Swap

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This page provides an introduction to swap space and paging on GNU/Linux. It covers creation and activation of swap partitions and swap files.

From All about Linux swap space:

Linux divides its physical RAM (random access memory) into chunks of memory called pages. Swapping is the process whereby a page of memory is copied to the preconfigured space on the hard disk, called swap space, to free up that page of memory. The combined sizes of the physical memory and the swap space is the amount of virtual memory available.

Support for swap is provided by the Linux kernel and user-space utilities from the util-linux package.

Swap space

Swap space will usually be a disk partition but can also be a file. Users may create a swap space during installation of Arch Linux or at any later time should it become necessary. Swap space is generally recommended for users with less than 1 GB of RAM, but becomes more a matter of personal preference on systems with gratuitous amounts of physical RAM (though it is required for suspend-to-disk support).

To check swap status, use:

$ swapon --show

Or:

$ free -h
Note: There is no performance advantage to either a contiguous swap file or a partition, both are treated the same way.

Swap partition

A swap partition can be created with most GNU/Linux partitioning tools. Swap partitions are typically designated as type 82. Even though it is possible to use any partition type as swap, it is recommended to use type 82 in most cases since systemd will automatically detect it and mount it (see below).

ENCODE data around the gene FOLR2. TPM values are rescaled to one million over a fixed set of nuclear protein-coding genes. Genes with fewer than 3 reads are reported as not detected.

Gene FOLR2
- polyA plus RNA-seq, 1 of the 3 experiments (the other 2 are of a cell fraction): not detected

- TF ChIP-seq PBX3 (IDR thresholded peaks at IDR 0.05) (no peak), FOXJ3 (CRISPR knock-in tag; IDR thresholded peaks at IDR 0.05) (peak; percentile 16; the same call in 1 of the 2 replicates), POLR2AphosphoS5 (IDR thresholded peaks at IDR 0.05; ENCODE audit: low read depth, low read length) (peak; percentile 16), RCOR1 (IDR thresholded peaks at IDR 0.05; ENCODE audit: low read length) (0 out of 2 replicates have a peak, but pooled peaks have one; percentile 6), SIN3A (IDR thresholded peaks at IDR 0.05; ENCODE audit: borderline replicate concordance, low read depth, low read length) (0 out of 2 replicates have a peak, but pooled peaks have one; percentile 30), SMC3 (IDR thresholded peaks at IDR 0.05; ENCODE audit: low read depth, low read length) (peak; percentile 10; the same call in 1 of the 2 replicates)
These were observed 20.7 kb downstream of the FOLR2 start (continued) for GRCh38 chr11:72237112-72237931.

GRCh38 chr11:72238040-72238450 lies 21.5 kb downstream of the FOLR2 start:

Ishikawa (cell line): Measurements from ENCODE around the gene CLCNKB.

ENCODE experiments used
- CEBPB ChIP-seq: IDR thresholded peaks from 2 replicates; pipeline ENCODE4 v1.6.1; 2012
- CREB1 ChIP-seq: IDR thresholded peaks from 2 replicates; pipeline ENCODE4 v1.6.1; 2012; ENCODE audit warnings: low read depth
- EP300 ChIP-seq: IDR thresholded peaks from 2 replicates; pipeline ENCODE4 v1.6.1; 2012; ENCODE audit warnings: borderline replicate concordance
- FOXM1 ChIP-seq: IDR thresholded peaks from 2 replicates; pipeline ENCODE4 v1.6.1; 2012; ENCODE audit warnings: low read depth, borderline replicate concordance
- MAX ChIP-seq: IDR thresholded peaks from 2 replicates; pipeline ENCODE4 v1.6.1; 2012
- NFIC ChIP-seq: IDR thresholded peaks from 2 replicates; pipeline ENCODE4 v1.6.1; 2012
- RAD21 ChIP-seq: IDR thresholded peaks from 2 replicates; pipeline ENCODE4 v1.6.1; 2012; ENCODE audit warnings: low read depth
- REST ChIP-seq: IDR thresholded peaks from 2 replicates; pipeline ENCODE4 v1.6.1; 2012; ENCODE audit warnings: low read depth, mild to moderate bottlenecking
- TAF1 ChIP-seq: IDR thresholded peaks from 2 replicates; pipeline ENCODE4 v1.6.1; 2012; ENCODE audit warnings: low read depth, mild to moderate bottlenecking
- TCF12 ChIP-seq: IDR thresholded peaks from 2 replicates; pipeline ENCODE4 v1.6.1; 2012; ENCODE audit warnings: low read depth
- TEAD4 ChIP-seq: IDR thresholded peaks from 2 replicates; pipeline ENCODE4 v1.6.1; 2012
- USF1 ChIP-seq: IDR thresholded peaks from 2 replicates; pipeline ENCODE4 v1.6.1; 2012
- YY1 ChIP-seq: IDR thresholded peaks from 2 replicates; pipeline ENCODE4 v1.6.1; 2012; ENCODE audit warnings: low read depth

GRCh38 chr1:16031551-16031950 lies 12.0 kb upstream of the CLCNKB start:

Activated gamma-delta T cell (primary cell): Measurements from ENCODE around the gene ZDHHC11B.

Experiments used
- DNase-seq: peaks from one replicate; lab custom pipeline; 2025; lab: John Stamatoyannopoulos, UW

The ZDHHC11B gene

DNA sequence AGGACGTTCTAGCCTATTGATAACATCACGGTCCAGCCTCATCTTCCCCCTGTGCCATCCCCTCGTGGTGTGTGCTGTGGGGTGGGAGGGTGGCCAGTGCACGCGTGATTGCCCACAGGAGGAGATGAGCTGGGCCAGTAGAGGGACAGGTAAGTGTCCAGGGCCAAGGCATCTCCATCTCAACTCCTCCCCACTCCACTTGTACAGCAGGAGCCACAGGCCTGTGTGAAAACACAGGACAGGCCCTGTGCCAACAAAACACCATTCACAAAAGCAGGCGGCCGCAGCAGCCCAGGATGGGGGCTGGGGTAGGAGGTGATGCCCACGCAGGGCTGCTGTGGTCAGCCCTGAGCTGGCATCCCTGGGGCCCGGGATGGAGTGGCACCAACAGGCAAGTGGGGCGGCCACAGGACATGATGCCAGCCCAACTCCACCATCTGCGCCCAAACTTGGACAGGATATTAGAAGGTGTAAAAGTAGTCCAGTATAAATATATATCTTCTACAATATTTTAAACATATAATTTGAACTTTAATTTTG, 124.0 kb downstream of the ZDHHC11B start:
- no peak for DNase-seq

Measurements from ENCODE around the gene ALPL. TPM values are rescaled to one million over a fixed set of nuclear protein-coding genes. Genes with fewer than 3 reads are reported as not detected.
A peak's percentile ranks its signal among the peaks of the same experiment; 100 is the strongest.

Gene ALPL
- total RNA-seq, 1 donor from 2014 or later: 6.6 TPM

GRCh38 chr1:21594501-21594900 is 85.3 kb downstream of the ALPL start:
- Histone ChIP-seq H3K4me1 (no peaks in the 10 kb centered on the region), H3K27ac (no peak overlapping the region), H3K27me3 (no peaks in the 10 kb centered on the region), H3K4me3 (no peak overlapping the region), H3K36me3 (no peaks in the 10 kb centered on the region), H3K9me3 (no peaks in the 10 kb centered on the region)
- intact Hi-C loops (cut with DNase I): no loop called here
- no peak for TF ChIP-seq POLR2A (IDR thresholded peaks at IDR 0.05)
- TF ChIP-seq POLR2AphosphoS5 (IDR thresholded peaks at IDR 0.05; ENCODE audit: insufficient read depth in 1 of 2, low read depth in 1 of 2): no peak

To set up a partition as Linux swap area, the mkswap command is used. For example:

# mkswap /dev/sda2
Warning: All data on the specified partition will be lost.

To enable the device for paging:

# swapon /dev/sda2

To enable this swap partition on boot, add an entry to fstab:

/etc/fstab
/dev/sda2 none swap defaults 0 0
Note:
  • Adding an entry to fstab is optional in most cases with systemd. See the next subsection.
  • If using an SSD with TRIM support, consider using defaults,discard in the swap line in fstab. If activating swap manually with swapon, using the -d or --discard parameter achieves the same. See man 8 swapon for details.
Warning: Enabling discard on RAID setups using mdadm will cause system lockup on boot and during runtime, if using swapon.

Activation by systemd

systemd activates swap partitions based on two different mechanisms. Both are executables in /usr/lib/systemd/system-generators. The generators are run on start-up and create native systemd units for mounts. The first, systemd-fstab-generator, reads the fstab to generate units, including a unit for swap. The second, systemd-gpt-auto-generator inspects the root disk to generate units. It operates on GPT disks only, and can identify swap partitions by their type code 82.